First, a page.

- Reliability, lifespan, sensors, etc. Machine intelligences might have various other hardware advantages. For example, biological neurons are less reliable than transistors. Since noisy computing necessitates redundant encoding schemes that use multiple elements to encode a single bit of information, a digital brain might derive some efficiency gains from the use of reliable high-precision computing elements. Brains become fatigued after a few hours of work and start to permanently decay after a few decades of subjective time; microprocessors are not subject to these limitations. Data flow into a machine intelligence could be increased by adding millions of sensors. Depending on the technology used, a machine might have reconfigurable hardware that can be optimized for changing task requirements, whereas much of the brain’s architecture is fixed from birth or only slowly changeable (though the details of synaptic connectivity can change over shorter timescales, like days).
At present, the computational power of the biological brain still compares favorably with that of digital computers, though top-of-the-line supercomputers are attaining levels of performance that are within the range of plausible estimates of the brain’s processing power. But hardware is rapidly improving, and the ultimate limits of hardware performance are vastly higher than those of biological computing substrates.
Digital minds will also benefit from major advantages in software:
- Editability. It is easier to experiment with parameter variations in software than in neural wetware. For example, with a whole brain emulation one could easily trial what happens if one adds more neurons in a particular cortical area or if one increases or decreases their excitability. Running such experiments in living biological brains would be far more difficult.
- Duplicability. With software, one can quickly make arbitrarily many high-fidelity copies to fill the available hardware base. Biological brains, by contrast, can be reproduced only very slowly; and each new instance starts out in a helpless state, remembering nothing of what its parents learned in their lifetimes.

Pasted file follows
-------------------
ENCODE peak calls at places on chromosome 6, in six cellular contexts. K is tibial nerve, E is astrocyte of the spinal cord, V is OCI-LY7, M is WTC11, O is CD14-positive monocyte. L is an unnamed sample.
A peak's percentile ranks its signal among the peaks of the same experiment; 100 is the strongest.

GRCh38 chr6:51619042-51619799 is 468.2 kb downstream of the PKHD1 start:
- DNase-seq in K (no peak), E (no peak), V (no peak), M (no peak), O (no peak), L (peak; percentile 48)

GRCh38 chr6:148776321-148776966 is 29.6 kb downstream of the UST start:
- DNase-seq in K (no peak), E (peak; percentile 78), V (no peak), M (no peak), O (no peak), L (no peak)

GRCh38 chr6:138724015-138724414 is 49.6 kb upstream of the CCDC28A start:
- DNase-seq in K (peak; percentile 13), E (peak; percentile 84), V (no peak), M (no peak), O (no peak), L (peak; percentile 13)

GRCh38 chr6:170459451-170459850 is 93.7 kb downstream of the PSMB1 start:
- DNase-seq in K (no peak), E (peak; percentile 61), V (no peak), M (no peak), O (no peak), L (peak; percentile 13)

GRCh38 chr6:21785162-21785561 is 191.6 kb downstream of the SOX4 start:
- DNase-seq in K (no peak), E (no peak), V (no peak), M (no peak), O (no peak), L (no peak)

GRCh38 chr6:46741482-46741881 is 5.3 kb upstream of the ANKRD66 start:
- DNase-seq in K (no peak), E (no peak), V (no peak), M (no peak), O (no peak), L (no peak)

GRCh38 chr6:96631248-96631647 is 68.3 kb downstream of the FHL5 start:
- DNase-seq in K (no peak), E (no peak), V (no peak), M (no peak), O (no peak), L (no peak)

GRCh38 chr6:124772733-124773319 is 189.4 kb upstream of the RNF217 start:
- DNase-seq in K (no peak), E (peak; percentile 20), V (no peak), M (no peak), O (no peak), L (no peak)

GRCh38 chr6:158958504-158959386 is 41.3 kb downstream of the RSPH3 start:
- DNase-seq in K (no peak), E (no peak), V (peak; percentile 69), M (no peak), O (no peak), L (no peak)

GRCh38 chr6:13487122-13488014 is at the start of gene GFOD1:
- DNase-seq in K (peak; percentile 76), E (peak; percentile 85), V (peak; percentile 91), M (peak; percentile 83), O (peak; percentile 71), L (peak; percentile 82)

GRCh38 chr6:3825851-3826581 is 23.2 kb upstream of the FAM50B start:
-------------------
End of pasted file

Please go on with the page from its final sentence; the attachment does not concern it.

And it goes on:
- Goal coordination. Human collectives are replete with inefficiencies arising from the fact that it is nearly impossible to achieve complete uniformity of purpose among the members of a large group—at least until it becomes feasible to induce docility on a large scale by means of drugs or genetic selection. A “copy clan” (a group of identical or almost identical programs sharing a common goal) would avoid such coordination problems.
- Memory sharing. Biological brains need extended periods of training and mentorship whereas digital minds could acquire new memories and skills by swapping data files. A population of a billion copies of an AI program could synchronize their databases periodically, so that all the instances of the program know everything that any in- stance learned during the previous hour. (Direct memory transfer requires standardized representational formats. Easy swapping of high-level cognitive content would therefore not be possible between just any pair of machine intelligences. In particular, it would not be possible among first-generation whole brain emulations.)
- New modules, modalities, and algorithms. Visual perception seems to us easy and effortless, quite unlike solving textbook geometry problems—this despite the fact that it takes a massive amount of computation to reconstruct, from the two- dimensional patterns of stimulation on our retinas, a three-dimensional representation of a world populated with recognizable objects. The reason this seems easy is that we have dedicated low-level neural machinery for processing visual information. This low-level processing occurs unconsciously and automatically, without draining our mental energy or conscious attention. Music perception, language use, social cognition, and other forms of information processing that are “natural” for us humans seem to be likewise supported by dedicated neurocomputational modules. An artificial mind that had such specialized support for other cognitive domains that have become important in the contemporary world—such as engineering, computer programming, and business strategy—would have big advantages over minds like ours that have to rely on clunky general-purpose cognition to think about such things. New algorithms may also be developed to take advantage of the distinct affordances of digital hardware, such as its support for fast serial processing.